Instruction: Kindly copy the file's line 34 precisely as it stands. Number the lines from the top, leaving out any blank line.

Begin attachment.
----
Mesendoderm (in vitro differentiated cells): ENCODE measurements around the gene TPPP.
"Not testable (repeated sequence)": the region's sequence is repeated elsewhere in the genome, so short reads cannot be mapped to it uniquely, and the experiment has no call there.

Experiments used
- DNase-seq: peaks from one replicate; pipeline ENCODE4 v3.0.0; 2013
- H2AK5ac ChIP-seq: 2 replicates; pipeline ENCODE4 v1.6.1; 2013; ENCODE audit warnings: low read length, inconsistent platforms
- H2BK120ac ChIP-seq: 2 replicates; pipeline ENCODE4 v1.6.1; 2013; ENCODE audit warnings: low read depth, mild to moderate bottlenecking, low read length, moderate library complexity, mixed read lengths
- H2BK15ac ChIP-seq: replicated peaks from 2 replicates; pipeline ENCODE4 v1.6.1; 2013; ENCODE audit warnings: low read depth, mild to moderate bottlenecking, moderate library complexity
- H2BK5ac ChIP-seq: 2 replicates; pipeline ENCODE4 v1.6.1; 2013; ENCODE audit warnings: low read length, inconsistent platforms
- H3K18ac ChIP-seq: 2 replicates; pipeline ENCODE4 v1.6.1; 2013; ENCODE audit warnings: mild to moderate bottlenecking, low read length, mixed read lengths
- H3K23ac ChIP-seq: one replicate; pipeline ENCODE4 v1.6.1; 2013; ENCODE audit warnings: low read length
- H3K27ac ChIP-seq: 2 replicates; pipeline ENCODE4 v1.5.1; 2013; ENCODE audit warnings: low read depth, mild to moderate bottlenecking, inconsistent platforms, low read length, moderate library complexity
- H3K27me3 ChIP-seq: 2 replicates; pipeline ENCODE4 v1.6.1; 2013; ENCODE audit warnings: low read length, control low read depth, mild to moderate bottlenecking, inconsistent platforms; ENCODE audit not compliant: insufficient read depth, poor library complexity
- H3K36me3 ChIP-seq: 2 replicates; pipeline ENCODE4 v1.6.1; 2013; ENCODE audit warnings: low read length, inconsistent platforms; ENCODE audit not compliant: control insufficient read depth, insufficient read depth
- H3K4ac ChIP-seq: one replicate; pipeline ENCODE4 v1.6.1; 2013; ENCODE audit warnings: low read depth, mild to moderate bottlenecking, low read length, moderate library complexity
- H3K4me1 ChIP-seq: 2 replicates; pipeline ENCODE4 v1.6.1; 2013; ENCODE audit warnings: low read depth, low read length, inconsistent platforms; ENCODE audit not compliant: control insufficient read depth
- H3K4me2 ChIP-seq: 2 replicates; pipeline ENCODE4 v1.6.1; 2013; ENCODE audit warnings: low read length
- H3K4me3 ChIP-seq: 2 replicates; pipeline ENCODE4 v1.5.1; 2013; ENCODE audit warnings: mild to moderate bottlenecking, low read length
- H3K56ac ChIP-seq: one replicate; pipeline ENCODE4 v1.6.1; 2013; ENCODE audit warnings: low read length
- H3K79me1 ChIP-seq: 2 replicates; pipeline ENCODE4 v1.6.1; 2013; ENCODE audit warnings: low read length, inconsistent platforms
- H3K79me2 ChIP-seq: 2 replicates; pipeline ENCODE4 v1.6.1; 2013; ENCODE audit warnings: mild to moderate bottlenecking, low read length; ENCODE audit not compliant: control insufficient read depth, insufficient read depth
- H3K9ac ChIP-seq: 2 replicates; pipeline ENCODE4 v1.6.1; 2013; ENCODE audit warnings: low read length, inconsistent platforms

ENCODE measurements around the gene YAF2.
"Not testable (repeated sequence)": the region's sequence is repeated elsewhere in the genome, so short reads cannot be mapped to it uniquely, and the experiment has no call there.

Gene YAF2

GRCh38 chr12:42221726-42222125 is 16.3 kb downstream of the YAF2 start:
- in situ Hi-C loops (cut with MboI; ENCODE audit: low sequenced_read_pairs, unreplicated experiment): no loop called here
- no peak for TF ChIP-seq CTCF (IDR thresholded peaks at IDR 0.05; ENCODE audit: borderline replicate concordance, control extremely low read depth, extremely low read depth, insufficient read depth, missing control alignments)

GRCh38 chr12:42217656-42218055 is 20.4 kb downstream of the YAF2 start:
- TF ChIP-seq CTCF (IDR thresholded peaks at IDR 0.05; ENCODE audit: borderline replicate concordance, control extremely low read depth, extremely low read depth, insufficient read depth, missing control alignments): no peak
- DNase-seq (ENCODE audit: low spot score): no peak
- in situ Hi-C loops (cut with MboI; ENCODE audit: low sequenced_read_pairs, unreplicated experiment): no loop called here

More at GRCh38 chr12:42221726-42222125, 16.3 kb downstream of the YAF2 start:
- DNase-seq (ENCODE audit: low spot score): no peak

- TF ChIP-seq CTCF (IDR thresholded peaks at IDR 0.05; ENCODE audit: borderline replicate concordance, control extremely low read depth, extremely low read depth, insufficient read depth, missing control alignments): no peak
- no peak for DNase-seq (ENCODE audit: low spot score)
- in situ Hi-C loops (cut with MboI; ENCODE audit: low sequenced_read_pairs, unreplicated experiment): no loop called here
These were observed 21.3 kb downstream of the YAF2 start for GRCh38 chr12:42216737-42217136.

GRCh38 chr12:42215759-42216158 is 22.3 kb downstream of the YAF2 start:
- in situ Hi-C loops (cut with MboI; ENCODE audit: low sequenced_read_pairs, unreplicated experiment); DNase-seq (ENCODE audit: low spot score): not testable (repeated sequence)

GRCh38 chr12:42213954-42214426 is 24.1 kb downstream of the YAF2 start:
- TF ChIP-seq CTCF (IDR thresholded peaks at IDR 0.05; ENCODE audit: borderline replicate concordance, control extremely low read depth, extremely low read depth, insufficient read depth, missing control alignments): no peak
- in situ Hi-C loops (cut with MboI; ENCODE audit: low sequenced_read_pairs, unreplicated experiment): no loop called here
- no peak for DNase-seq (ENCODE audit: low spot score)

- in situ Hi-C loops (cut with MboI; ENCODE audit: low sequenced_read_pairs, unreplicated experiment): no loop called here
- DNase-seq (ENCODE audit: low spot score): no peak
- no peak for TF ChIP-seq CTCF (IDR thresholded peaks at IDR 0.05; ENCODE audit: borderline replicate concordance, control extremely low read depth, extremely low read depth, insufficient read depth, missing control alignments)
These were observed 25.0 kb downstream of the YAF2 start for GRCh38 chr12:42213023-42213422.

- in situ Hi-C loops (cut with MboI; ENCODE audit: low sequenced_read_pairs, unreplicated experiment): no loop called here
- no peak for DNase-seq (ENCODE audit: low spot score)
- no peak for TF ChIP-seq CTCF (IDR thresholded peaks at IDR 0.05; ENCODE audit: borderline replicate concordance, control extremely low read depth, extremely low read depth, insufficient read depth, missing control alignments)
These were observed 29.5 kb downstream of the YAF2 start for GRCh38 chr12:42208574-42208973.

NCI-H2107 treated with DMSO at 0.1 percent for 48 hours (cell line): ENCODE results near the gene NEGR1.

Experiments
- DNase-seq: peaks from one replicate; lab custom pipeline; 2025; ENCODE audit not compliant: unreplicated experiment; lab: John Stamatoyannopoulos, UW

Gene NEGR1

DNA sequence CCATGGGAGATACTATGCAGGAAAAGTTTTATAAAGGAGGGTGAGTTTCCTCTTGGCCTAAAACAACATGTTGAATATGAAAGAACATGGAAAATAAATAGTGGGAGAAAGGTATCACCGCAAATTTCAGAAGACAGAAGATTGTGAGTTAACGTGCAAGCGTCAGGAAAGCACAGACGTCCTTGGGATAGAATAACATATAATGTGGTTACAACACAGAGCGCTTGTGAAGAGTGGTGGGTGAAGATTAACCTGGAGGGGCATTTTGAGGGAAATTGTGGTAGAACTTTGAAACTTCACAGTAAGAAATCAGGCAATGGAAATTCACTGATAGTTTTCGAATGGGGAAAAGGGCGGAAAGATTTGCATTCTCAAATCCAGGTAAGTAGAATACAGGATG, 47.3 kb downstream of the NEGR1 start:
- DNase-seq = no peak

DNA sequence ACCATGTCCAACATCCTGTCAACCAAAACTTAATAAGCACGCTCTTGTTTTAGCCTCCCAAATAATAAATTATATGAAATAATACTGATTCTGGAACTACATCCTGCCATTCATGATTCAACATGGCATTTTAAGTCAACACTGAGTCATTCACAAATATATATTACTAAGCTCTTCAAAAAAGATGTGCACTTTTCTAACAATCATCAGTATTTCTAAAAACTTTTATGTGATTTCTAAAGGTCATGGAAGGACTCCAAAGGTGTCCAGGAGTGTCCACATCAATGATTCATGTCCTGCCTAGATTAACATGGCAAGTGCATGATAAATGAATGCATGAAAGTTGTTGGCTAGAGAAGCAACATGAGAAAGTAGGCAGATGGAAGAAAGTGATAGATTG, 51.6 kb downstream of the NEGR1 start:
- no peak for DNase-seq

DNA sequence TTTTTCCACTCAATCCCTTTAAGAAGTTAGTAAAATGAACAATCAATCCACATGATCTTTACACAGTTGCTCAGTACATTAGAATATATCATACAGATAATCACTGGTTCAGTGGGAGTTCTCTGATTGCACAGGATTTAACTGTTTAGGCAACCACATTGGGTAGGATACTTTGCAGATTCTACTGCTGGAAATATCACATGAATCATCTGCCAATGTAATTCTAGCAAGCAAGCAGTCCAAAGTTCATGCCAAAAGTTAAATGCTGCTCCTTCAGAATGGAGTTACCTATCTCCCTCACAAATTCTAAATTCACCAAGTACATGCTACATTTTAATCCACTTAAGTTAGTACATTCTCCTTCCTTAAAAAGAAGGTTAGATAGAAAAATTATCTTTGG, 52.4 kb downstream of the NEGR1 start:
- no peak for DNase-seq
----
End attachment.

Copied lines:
- TF ChIP-seq CTCF (IDR thresholded peaks at IDR 0.05; ENCODE audit: borderline replicate concordance, control extremely low read depth, extremely low read depth, insufficient read depth, missing control alignments): no peak